Mentions: Meinel et al. transduced MSCs with adenovirus containing a human BMP-2 gene at clinically reasonable viral concentrations and cultured for 4 weeks. Cells secreted a matrix that underwent mineralization on the silk fibroin scaffolds, forming clusters of osseous material and the expression of osteogenic marker proteins, and alkaline phosphates was significantly higher in the Ad-BMP-2 MSC group than in the control group that had received exogenous protein BMP-2. The results demonstrate that transfection resulted in higher levels of expression of osteogenic marker genes, no change in proliferation rate and did not impact the capacity of the cells to calcify tissues on these protein scaffolds, suggesting that exogenous addition of growth factors or morphogens can be replaced with transfected MSCs [63, Fig. 2, printed with permission from Elsevier].


Gene transfer strategies in tissue engineering.

Bleiziffer O, Eriksson E, Yao F, Horch RE, Kneser U - J. Cell. Mol. Med. (2007 Mar-Apr)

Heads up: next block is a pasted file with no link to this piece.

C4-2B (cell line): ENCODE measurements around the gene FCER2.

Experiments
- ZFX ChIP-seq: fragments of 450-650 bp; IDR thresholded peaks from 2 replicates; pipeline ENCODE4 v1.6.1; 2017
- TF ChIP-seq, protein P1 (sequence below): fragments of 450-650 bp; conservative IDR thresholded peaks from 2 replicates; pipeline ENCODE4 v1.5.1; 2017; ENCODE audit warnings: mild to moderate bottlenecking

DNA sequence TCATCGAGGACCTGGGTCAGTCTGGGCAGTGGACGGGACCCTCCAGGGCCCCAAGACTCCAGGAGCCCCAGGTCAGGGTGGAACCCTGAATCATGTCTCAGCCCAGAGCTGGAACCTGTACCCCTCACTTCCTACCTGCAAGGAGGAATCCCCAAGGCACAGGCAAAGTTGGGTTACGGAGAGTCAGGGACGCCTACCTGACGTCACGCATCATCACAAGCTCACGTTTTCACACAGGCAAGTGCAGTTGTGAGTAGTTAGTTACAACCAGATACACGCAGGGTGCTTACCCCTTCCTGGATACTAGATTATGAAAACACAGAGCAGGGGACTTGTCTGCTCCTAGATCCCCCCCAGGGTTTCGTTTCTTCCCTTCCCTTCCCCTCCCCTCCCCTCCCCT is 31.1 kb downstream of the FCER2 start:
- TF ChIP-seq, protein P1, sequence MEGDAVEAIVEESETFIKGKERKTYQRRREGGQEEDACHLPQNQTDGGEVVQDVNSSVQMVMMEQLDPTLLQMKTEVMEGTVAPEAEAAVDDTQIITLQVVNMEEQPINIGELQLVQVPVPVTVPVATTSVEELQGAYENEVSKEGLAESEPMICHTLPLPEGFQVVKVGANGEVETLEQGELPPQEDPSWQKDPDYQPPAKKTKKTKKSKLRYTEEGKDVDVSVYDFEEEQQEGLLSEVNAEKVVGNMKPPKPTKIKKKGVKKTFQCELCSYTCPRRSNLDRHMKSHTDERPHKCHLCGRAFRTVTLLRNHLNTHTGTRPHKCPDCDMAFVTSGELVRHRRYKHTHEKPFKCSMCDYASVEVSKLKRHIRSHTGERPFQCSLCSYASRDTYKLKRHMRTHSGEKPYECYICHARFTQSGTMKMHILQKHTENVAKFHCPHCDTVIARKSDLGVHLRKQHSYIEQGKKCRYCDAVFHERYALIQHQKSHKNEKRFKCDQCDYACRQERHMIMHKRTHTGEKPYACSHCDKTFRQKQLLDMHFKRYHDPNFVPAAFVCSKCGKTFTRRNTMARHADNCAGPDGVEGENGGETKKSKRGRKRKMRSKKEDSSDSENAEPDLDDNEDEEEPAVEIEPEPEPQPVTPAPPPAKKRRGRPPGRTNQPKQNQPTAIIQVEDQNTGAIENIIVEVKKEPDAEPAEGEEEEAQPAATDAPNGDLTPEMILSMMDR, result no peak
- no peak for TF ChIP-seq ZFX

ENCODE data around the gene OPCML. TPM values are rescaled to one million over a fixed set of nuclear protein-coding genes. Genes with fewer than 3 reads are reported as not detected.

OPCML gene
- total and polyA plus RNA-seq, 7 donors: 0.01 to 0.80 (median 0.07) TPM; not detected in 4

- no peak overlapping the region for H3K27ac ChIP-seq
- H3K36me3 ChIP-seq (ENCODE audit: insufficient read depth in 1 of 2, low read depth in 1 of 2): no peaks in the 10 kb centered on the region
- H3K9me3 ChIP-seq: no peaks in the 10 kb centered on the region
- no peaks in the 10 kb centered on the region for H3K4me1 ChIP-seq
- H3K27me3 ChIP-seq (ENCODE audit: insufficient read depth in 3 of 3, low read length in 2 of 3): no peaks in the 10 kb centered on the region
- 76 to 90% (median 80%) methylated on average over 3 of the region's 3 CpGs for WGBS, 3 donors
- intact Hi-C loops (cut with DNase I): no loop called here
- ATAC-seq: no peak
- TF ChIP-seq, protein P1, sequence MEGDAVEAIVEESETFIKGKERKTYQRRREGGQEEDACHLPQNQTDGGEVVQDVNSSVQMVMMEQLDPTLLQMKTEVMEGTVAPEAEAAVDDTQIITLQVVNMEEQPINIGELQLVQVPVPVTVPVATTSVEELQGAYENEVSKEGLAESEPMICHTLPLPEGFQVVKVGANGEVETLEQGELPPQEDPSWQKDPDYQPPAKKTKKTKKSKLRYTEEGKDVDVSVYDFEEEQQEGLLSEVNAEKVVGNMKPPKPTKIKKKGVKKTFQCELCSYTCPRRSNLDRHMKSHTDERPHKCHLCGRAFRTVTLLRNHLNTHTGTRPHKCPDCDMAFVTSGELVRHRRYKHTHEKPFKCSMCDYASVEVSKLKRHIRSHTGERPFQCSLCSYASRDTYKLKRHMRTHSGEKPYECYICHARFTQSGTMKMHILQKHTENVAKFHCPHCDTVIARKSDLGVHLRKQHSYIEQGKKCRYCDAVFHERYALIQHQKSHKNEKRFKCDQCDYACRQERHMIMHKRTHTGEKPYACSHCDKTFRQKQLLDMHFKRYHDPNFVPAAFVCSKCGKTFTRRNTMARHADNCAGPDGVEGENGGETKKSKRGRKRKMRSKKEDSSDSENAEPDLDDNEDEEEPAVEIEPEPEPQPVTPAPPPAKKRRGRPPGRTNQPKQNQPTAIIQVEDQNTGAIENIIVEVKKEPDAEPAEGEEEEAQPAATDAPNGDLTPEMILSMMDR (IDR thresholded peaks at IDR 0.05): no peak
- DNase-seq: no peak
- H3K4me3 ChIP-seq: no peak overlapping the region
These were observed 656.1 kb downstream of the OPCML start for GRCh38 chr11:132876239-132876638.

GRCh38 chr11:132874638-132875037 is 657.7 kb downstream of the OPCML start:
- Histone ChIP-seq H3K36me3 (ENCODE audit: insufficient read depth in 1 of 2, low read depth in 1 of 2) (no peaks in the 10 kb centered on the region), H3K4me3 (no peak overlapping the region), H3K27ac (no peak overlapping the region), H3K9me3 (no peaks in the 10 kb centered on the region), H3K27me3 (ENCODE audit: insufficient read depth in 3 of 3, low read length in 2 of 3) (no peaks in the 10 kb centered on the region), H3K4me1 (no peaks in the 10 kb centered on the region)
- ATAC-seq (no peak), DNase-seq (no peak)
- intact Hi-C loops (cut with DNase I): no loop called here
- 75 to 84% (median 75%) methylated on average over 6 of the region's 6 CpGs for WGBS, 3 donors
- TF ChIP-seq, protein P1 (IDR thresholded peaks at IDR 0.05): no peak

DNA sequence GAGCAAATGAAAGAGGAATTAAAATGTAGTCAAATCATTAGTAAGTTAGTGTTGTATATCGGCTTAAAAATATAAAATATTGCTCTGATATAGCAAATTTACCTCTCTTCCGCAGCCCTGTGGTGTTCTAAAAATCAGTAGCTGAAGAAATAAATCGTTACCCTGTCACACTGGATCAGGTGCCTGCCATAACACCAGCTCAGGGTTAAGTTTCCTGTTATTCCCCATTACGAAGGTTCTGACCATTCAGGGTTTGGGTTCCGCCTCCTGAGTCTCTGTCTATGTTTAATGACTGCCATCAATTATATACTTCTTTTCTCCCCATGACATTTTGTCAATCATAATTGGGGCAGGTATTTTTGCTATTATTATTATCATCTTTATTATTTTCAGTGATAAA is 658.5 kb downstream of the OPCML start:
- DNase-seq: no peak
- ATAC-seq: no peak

Combination of bone tissue engineering, gene therapy based on human mesenchymal stem cells (MSCs) and silk fibroin biomaterials to study the impact of viral transfection on MSC osteogenic performance. MSCs were transduced with adenovirus containing a human BMP-2 (Ad-BMP-2) gene at clinically reasonable viral concentrations and cultured for 4 weeks. Controls with non-transfected MSCs, but exposed to exogenous BMP-2 concentrations on an analogous time profile as that secreted by the Ad-BMP-2 group, were compared. Both the Ad-BMP-2 MSC group and the exogenous protein BMP-2 group strongly expressed osteopontin and bone sialoprotein. Cells secreted a matrix that underwent mineralization on the silk fibroin scaffolds, forming clusters of osseous material, as determined by micro-computed tomography. The expression of osteogenic marker proteins and alkaline phosphatase was significantly higher in the Ad-BMP-2 MSC group than in the exogenous protein BMP-2 group, and no significant differences in mineralization were observed in two of the three MSC sources tested.The results demonstrate that transfection resulted in higher levels of expression of osteogenic marker genes, no change in proliferation rate and did not impact the capacity of the cells to calcify tissues on these protein scaffolds.These findings suggest additional options to control differentiation where exogenous additions of growth factors or morphogens can be replaced with transfected MSCs. Light microscopy of construct cross sections after 2 weeks (A–F) or 4 weeks (G–L) of cultivation in osteogenic medium (B, C, E, F, H, I, K, L) or control medium (A, D, G, J). MSC were either transduced with Ad-BMP-2 (center column) or exposed to BMP-2 concentrations as secreted and measured for the Ad-BMP-2 transduced cells (right column) or cultivated in control medium (left column). Sections were stained with H&E (A–C; G–I) or with von Kossa (D–F; J–L). Bar length is 100 μm. Reprinted from [63], with permission from Elsevier.